In our previous study, we found that ERα inhibited TGF-β/Smad signaling by promoting degradation of phosphorylated Smads (pSmad) in an estrogen-dependent manner [18]. In addition, we provided evidence that estrogen and ERα suppress breast cancer metastasis by inhibiting TGF-β signaling [19]. Thus, it is suggested that estrogen has an inhibitory effect on breast cancer invasiveness. However, estrogen enhances breast cancer growth by promoting ERα signaling [20]. Thus, estrogen also has promotive effects on breast cancer cell proliferation. In contrast, antiestrogens have negative effects on breast cancer growth [20, 21], but do not inhibit TGF-β signaling or breast cancer invasiveness [19]. Based on these findings, we consider that a compound that inhibits TGF-β signaling without enhancing ERα signaling is ideal for inhibiting breast cancer progression.

In the present study, we screened for compounds that demonstrated such activity and then identified N-23 as an ideal compound. We demonstrated that the inhibitory effect of N-23 on TGF-β signaling is mediated by ERα. In addition, we showed that N-23 suppresses TGF-β signaling by inhibiting TGF-β-dependent recruitment of Smad3 to the TGF-β target gene promoter. Moreover, N-23 suppresses the proliferation and invasiveness of breast cancer cells. Our observations suggest that N-23 is a candidate compound that is effective for the inhibition of breast cancer progression.

Materials and Methods

Cell culture. Highly migratory MCF-7 cell line termed MCF-7-M5 was generated previously [19]. MCF-7 and MCF-7-M5 cells were maintained in Dulbecco's modified Eagle's medium (DMEM) supplemented with 10% fetal bovine serum (FBS).

Real-time RT-PCR. Real-time reverse transcription-PCR was performed essentially as described previously [22]. Cells were homogenized in 1 ml of Sepazol and total RNA was extracted according to the manufacturer's instructions (Nacalai tesque). cDNA was synthesized from total RNA using RevatraAce reverse transcriptase (TOYOBO) and oligo dT primer. Real-time PCRs were performed to amplify fragments representing for the indicated mRNA expression using the Thermal Cycle DiceTM TP800 (TaKaRa) and SYBR Premix Ex TaqTM (TaKaRa). The primer sequences are as follows: pS2 forward primer: 5'-TGCTGTTTCGACGACACCGTT-3'; reverse primer: 5'-AGGCAGATCCCTGCAGAAGT-3', PAI-1 forward primer: 5'-GCAGGACATCCGGGAGAGA-3'; reverse primer: 5'-CCAATAGCCTTGGCCTGAGA-3'.

RNA interference. For transfection of siRNAs, cells at 30 to 50% confluency were transfected with 20 nM of siRNA using Lipofectamine RNAiMAX (Invitrogen) according to the manufacturer's protocol. The siRNA duplexes human ERα, 5'-GCUACUGUGCAGUGUGCAAUGACUA-3'. StealthTM RNAi negative control Med GC (Invitrogen) was used as a negative control.

Western blotting. Cells were lysed in TNE buffer [10 mM Tris-HCl (pH 7.8), 1% Nonidet P-40 (NP-40), 0.15 M NaCl, and 1 mM ethylenediaminetetraacetic acid (EDTA)], and then immunoblotted with the appopriate antibodies. The antibodies used in this study were: anti-Smad2/3 (BD), Smad3 (Abcam), phospho-Smad2 (Cell Signaling), phospho-Smad3 (BIOSOURCE) and β-actin (Sigma) antibodies. Specific proteins were visualized using an enhanced chemiluminescence (ECL) Western blot detection system (Millipore).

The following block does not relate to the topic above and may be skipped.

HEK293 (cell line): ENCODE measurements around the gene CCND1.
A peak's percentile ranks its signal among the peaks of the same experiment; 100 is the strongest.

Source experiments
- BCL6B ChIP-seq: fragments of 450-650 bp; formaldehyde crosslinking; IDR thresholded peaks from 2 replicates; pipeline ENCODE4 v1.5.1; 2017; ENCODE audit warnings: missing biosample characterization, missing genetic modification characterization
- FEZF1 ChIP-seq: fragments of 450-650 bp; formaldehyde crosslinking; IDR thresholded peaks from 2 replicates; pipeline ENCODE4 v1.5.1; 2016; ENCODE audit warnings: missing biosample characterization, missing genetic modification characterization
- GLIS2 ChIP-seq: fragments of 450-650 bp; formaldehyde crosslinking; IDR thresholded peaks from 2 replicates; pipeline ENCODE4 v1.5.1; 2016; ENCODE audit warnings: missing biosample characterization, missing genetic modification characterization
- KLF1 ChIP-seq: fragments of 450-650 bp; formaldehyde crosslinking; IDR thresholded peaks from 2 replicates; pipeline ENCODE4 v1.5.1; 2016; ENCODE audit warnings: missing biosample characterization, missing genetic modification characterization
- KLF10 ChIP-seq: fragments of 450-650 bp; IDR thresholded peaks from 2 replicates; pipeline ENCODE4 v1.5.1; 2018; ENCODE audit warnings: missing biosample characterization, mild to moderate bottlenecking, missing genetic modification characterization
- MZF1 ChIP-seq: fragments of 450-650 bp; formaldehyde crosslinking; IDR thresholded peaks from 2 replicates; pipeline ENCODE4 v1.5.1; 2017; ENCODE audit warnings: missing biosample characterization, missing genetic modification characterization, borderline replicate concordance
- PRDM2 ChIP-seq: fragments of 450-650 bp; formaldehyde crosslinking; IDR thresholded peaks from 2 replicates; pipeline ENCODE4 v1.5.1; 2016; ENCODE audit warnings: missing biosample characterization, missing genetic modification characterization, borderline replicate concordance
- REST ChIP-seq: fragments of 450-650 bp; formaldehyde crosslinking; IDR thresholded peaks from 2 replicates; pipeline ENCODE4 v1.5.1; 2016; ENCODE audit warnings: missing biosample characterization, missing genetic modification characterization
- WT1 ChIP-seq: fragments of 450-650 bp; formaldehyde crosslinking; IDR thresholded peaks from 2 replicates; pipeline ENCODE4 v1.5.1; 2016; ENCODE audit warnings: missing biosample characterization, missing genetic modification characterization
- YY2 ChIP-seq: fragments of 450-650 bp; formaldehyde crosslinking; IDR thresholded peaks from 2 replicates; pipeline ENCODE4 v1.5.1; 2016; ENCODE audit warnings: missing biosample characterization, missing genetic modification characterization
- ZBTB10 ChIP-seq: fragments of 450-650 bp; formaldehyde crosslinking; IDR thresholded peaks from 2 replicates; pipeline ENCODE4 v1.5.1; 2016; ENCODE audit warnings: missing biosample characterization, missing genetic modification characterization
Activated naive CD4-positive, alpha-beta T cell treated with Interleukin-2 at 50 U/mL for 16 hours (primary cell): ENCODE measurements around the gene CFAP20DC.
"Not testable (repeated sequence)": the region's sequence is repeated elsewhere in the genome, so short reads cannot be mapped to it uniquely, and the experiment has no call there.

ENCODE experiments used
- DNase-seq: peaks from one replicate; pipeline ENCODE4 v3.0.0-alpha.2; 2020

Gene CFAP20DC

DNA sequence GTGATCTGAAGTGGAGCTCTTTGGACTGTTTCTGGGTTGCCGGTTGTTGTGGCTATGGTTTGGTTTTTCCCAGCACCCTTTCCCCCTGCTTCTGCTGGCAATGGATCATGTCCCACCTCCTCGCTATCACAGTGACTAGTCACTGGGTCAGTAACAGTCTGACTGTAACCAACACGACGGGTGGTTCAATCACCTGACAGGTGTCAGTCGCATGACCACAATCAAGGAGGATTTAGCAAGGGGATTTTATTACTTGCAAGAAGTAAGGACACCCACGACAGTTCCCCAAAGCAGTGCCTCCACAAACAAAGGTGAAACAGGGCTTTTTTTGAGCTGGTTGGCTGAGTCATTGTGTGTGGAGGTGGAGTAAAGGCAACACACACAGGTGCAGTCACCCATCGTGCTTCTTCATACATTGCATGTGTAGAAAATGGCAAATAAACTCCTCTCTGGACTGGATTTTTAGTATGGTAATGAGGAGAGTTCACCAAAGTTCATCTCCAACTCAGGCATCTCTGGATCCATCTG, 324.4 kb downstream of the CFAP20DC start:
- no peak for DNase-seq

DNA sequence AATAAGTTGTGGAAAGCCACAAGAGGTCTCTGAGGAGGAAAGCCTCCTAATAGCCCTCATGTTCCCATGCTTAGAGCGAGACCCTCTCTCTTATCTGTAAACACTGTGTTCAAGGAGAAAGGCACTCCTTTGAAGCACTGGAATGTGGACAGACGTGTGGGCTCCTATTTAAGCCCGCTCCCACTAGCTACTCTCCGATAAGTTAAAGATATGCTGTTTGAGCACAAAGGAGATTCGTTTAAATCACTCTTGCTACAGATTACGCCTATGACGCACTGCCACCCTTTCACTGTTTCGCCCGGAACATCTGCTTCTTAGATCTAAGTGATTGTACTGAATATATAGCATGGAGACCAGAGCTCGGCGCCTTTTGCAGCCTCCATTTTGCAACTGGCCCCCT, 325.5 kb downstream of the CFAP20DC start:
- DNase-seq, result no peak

Chromatin immunoprecipitation (ChIP) assay. ChIP assay was performed as previously described [23]. Nuclear proteins were cross-linked to genomic DNA by adding formaldehyde and then cross-linking was stopped by adding glycin. Cells were washed with PBS and harvested by scraping. After centrifugation, the cell pellets were resuspended in SDS lysis buffer [1% SDS, 10 mM EDTA, protease inhibitors (NacalaiTesque) and 50 mM Tris-HCl (pH 8.1)] and the lysates were sonicated to result in DNA fragments of 300 to 1,000 bp in length. After centrifugation and removal of aliquot (whole-cell extract) as input sample, supernatants were diluted with ChIP dilution buffer [0.01% SDS, 1.1% TritonX-100, 1.2 mM EDTA, 16.7 mM NaCl, protease inhibitors and 16.7 mM Tris-HCl (pH 8.1)]. Samples were incubated with normal rabbit IgG or anti-Smad3 antibody (Abcam) overnight at 4°C with rotation. The immuno-complexes were collected with protein G Sepharose beads (GE healthcare). The beads were washed with the following buffers: low salt wash buffer [0.1% SDS, 1% Triton X-100, 2 mM EDTA, 150 mM NaCl and 20 mM Tris-HCl (pH 8.1)], high salt wash buffer [0.1% SDS, 1% Triton X-100, 2 mM EDTA, 500 mM NaCl and 20 mM Tris-HCl (pH 8.1)] and LiCl wash buffer [0.25 mM LiCl, 1% NP-40, 1% sodium deoxycholate, 1 mM EDTA and 10 mM Tris-HCl (pH 8.1)]. Finally, the beads were washed with TE buffer [1 mM EDTA and 10 mM Tris-HCl (pH 8.0)]. The immuno-complexes were then eluted with elution buffer (1% SDS, 10 mM DTT and 100 mM NaHCO3). After centrifugation, the supernatant was collected and the cross-linking was reversed by adding NaCl. The remaining proteins were digested by proteinase K. The DNA was phenol precipitated, ethanol precipitated, and measured by real-time PCR. The primers for real-time PCR are as follows: forward primer: 5'-GCAGGACATCCGGGAGAGA-3'; reverse primer: 5'-CCAATAGCCTTGGCCTGAGA-3' for PAI-1 gene upstream region.